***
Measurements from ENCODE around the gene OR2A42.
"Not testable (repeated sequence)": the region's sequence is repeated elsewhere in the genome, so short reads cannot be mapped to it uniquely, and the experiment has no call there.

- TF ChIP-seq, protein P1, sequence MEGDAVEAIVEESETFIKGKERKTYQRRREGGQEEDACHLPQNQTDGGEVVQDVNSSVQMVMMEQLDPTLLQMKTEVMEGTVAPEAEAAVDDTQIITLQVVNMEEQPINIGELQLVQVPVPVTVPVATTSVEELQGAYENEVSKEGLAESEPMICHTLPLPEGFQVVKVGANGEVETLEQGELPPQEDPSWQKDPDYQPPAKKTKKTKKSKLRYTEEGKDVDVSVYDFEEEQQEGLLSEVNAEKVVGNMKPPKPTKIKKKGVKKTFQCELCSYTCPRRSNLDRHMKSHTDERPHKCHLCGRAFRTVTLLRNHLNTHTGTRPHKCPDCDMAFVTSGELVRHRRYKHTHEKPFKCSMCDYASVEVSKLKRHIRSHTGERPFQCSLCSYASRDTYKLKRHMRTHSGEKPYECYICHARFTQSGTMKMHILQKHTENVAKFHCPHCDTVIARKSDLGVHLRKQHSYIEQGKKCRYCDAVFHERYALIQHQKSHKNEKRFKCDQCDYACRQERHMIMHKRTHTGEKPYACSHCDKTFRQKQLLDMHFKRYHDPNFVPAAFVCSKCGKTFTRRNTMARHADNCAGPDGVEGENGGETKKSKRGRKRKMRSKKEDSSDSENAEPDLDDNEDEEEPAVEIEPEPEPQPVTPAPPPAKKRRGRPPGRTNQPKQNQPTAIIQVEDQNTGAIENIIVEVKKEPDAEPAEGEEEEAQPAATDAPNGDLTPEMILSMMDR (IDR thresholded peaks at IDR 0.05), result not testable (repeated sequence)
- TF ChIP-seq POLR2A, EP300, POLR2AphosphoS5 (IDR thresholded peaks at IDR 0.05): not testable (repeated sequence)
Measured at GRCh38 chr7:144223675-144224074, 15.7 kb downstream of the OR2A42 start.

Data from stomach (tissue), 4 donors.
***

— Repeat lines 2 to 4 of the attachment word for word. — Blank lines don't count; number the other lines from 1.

"Not testable (repeated sequence)": the region's sequence is repeated elsewhere in the genome, so short reads cannot be mapped to it uniquely, and the experiment has no call there.

- TF ChIP-seq, protein P1, sequence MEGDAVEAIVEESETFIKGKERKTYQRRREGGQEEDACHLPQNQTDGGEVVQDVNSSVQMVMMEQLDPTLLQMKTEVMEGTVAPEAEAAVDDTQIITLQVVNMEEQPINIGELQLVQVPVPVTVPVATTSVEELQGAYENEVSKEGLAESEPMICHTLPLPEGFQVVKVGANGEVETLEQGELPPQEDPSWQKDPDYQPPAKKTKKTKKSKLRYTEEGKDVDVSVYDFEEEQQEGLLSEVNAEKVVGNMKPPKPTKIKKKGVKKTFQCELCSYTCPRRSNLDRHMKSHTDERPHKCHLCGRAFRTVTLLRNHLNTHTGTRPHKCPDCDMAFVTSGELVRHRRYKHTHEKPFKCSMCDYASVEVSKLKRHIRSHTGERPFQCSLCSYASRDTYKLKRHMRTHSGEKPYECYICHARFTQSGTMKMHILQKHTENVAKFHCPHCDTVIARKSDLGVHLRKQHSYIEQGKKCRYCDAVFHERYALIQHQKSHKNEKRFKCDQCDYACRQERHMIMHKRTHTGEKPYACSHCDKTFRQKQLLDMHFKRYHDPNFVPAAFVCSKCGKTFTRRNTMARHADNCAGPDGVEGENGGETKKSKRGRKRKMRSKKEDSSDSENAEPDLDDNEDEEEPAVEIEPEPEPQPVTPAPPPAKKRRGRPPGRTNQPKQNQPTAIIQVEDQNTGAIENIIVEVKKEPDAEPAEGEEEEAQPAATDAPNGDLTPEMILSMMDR (IDR thresholded peaks at IDR 0.05), result not testable (repeated sequence)
- TF ChIP-seq POLR2A, EP300, POLR2AphosphoS5 (IDR thresholded peaks at IDR 0.05): not testable (repeated sequence)